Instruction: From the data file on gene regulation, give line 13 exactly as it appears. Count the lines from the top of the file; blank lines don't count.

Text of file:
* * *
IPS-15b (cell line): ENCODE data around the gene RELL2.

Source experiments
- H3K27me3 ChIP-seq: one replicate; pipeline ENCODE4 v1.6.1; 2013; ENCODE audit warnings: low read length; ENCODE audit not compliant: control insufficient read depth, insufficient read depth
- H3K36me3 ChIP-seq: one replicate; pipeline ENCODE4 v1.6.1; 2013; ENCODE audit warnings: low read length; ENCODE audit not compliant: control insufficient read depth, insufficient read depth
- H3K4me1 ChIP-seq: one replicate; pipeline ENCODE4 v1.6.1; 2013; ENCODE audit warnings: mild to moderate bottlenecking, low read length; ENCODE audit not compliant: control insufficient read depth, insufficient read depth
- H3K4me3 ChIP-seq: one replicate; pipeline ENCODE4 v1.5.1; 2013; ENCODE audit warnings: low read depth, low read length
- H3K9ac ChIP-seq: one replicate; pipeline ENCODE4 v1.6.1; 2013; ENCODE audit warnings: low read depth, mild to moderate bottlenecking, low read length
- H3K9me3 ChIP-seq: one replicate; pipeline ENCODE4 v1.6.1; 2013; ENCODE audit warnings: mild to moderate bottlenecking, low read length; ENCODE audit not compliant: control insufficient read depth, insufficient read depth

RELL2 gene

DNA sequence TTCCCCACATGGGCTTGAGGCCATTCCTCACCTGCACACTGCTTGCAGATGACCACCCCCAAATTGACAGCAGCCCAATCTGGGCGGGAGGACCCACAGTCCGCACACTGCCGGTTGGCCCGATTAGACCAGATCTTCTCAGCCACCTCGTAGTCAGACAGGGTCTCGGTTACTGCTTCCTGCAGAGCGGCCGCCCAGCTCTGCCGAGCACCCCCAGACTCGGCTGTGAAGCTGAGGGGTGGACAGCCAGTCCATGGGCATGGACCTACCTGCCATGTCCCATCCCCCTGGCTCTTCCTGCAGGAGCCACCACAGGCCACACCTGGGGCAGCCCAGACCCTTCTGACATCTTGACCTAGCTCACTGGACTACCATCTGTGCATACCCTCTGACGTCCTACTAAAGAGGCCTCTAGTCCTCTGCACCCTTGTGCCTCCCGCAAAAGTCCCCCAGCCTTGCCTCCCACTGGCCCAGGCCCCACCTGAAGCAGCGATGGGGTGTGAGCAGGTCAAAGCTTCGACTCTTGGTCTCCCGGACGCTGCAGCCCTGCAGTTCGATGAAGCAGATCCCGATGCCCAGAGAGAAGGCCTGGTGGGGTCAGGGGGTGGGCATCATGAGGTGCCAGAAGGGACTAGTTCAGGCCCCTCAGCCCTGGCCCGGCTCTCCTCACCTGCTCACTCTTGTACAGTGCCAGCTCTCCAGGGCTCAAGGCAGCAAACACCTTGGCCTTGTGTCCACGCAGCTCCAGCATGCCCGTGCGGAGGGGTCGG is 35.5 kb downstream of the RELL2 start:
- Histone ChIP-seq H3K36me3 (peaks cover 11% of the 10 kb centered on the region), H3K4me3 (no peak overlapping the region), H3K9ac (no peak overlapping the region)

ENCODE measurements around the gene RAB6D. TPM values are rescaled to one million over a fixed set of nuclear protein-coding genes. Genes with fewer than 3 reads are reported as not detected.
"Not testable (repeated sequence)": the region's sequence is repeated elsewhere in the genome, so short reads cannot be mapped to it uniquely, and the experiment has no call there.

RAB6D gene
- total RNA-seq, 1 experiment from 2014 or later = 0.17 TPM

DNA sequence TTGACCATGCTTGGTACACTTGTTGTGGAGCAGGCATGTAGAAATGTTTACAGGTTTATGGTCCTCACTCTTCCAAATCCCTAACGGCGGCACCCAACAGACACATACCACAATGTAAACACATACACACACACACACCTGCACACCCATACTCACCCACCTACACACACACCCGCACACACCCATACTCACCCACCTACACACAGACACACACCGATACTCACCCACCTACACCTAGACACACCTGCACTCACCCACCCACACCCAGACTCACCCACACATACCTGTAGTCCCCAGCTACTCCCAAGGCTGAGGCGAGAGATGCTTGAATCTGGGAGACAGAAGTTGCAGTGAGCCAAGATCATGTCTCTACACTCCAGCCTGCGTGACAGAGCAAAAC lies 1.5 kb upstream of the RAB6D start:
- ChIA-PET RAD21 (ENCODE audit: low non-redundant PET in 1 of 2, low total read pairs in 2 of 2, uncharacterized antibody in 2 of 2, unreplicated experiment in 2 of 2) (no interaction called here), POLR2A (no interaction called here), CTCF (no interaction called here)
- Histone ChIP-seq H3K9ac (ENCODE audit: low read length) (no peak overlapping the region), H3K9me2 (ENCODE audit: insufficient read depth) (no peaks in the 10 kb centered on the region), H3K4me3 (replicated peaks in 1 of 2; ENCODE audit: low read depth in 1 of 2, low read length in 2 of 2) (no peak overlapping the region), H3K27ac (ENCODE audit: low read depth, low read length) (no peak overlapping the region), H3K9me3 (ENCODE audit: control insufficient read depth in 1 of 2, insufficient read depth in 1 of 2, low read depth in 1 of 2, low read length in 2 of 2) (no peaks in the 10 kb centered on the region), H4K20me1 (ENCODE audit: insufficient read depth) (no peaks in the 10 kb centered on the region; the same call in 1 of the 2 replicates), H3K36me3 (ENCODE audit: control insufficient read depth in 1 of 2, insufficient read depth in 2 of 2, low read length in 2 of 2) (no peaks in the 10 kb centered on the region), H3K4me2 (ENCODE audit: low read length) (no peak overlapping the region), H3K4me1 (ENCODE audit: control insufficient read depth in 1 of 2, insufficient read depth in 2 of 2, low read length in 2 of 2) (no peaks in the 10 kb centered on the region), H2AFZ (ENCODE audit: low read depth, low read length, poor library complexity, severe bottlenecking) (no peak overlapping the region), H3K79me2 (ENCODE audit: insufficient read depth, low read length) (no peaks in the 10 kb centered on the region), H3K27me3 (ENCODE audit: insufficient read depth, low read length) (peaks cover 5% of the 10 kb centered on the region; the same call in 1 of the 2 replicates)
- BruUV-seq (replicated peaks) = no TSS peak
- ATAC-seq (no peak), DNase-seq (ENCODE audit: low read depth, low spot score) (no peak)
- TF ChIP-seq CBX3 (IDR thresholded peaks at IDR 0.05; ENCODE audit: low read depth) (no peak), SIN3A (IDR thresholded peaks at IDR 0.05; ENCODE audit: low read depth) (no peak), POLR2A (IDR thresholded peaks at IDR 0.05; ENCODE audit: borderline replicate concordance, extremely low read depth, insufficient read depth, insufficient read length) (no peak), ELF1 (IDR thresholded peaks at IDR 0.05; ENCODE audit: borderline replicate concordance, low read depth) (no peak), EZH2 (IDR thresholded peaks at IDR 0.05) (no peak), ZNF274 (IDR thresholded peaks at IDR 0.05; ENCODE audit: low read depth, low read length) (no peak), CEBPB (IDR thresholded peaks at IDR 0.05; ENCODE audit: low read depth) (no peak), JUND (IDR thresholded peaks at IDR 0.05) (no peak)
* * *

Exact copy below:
"Not testable (repeated sequence)": the region's sequence is repeated elsewhere in the genome, so short reads cannot be mapped to it uniquely, and the experiment has no call there.